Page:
Simply, L-carnitine helps the body produce energy. It’s important for heart and brain function, muscle movement, and any other body processes, according to Examine.com. People who use it for weight loss claim that it increases the amount of fat burned while increasing muscle mass, and maintaining energy levels.
5-HTP — 5-Hydroxytryptophan, is a chemical by-product of the protein building block L-tryptophan.
When used in a weight-loss patch, manufacturers claim it can affect things like appetite, sleep, mood, and temperature.
Pyruvate — The body produces pyruvate when it breaks down sugar (glucose). Products with this ingredient claim to increase lipolysis and energy expenditure. However, the research findings in Medical Science Monitor indicate a possible minimal effect on body weight and body fat.
Green tea (Camellia sinensis) — A delicious variety of tea that is consumed worldwide, this drink has several purported health benefits. However, the research findings only suggest a possible modest effect on body weight, according to the National Center for Complementary and Integrative Health.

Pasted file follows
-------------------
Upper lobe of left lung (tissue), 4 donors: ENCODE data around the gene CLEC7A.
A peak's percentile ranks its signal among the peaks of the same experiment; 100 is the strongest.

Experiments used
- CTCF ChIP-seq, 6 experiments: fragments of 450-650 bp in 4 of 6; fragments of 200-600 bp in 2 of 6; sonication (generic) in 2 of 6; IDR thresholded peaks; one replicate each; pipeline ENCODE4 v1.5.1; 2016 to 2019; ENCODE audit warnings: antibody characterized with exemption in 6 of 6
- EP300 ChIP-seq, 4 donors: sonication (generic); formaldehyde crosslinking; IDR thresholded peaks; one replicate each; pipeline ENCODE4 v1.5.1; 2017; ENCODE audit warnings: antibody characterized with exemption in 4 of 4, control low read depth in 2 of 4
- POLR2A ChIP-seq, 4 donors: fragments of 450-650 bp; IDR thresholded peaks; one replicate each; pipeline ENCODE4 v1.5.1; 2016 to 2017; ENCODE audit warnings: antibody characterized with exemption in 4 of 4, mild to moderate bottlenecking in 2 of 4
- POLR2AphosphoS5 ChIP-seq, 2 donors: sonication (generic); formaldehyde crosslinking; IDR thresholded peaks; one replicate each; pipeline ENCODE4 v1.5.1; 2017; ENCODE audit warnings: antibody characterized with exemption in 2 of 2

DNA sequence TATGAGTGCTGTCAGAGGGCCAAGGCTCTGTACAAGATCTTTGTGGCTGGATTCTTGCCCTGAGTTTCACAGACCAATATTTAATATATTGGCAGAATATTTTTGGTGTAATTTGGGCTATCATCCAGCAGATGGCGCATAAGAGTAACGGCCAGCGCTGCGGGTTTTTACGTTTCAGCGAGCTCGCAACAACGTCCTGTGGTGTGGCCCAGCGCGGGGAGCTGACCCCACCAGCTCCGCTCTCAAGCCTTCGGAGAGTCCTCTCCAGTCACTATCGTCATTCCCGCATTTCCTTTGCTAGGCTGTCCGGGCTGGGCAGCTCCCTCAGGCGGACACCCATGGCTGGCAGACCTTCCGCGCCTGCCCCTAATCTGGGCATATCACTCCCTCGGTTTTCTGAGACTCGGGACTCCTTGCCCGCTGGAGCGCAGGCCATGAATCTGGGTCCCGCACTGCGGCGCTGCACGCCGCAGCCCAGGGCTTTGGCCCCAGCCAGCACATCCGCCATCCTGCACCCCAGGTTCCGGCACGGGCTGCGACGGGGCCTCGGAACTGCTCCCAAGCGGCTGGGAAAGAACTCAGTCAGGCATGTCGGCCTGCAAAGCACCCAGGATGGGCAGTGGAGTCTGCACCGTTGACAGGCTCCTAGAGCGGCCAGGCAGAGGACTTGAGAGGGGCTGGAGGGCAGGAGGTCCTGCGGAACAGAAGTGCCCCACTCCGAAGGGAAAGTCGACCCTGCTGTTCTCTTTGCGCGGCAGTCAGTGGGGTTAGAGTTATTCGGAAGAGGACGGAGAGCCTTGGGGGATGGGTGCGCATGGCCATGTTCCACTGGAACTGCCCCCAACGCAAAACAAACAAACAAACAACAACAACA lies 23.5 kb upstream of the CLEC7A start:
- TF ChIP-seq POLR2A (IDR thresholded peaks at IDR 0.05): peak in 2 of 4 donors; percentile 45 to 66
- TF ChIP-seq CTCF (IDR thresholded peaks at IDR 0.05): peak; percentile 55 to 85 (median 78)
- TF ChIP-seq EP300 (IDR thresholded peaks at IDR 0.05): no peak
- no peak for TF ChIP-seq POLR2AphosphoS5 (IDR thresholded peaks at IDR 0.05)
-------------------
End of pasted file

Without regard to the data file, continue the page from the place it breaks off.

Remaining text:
Experts have suggested that green tea and its components might reduce body weight by increasing energy expenditure and fat oxidation, reducing lipogenesis and decrease fat absorption.
Hoodia — Hoodia gordonii is a succulent plant native to Africa. Weight-loss patch manufacturers claim this ingredient suppresses appetite and helps reduce food intake. But, there is very little published research in humans, according to The Mayo Clinic.
Guarana — An herbal source of caffeine commonly found in dietary products promoted for weight-loss, per PLOS One. Caffeine works to stimulate the central nervous system, increase thermogenesis, and fat oxidation.
Short-term clinical trials of combination products and research findings state caffeine may have a possible modest effect on body weight or decreased weight gain over time, states eMedicineHealth.